According to Carlson (2002), the workforce environment has changed dramatically over the past fifty years. In the 20th century, many individuals would work at a single employer for their entire working life. In the 21st century, it is common for someone to work for many different employers throughout their working life quite possibly entirely different careers. In the 20th century, an employee worked his or her way up the corporate ladder learning various technical skills as they progressed, ultimately ending up in management. In the 21st century, a worker will jump from employer to employer picking up various skills from each and will use them make them more marketable to future employers.Order now
In the 20th century, a manager was expected to know all aspects of the department they were working in. In the 21st century, managers are hired for their ability to manage people, not for their specific knowledge of an industry.
In the 20th century, most people worked in the same career for their entire lives. Companies rewarded good workers with a “job for life” and would take care of them when they retired. The employee would start at an entry-level position and work their way up the corporate ladder (Carlson, 2002, para. 1).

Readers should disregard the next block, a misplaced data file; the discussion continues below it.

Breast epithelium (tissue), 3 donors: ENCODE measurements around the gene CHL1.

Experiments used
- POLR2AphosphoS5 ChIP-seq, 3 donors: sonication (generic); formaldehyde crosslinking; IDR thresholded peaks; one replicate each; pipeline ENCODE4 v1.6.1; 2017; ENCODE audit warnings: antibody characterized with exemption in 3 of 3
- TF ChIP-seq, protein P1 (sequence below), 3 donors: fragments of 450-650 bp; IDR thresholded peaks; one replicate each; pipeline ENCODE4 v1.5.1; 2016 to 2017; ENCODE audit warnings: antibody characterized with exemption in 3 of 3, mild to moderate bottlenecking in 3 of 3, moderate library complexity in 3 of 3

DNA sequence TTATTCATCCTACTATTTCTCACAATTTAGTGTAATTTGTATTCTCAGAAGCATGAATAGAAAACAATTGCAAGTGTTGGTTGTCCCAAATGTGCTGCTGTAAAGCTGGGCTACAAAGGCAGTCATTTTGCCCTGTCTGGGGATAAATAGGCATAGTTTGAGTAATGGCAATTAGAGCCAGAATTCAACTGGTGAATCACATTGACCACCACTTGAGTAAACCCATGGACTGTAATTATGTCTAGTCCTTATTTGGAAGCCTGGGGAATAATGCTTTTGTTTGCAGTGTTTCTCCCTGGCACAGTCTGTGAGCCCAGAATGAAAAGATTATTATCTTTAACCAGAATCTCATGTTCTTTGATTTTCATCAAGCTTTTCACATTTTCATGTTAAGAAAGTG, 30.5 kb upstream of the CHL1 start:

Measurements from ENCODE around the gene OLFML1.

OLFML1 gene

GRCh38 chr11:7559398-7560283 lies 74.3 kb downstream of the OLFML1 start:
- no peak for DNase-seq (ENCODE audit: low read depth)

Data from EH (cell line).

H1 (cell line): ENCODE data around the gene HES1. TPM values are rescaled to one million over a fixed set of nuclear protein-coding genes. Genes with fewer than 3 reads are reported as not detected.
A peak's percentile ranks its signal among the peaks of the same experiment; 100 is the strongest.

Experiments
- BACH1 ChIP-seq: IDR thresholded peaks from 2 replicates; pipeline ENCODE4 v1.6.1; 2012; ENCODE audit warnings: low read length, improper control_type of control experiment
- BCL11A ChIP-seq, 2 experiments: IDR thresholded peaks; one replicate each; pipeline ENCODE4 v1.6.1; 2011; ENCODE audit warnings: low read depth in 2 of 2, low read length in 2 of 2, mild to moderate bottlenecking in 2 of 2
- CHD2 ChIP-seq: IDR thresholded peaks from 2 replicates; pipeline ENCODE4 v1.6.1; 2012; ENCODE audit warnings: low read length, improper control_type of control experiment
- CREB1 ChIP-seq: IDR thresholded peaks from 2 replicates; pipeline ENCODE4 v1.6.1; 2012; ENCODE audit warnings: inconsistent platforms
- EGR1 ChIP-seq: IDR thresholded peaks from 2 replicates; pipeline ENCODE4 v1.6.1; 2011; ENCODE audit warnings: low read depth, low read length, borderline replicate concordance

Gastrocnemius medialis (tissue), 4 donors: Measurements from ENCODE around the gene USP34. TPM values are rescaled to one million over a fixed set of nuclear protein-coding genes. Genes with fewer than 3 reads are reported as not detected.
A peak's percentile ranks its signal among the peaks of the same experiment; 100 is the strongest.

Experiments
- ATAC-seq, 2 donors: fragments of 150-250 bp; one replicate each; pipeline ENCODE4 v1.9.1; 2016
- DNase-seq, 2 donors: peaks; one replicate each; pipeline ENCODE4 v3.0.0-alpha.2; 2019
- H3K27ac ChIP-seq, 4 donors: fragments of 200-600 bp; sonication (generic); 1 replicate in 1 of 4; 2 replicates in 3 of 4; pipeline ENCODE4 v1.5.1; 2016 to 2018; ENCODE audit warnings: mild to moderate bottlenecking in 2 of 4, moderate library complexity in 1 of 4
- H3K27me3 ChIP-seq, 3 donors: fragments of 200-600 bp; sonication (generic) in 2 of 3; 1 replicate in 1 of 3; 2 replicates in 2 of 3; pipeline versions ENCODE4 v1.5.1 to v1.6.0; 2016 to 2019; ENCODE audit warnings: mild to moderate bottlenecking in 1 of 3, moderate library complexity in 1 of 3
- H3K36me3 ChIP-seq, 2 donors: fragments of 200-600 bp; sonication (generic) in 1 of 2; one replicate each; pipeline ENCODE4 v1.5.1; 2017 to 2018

Managers and supervisors, in the 20th century, started their careers in entry-level positions and acquire additional skills as they grew with the company (Carlson, 2002, para. 2).
This differs in the 21st century where a person may have as many as eight different employers during their working years. A person might work in completely different trades. A person will learn different skills from their different employers in hopes of making themselves more marketable to new companies with better career opportunities. People might also find themselves working for competing employers using the skills they acquired from previous employers (Carlson, 2002, para.
Nowadays, managers are hired more for their talent at motivating staff and achieving goals rather than their technical knowledge of an industry. In fact, managers often come from entirely different industries and have little technical knowledge of the new company’s industry (Carlson, 2002, para. 4). .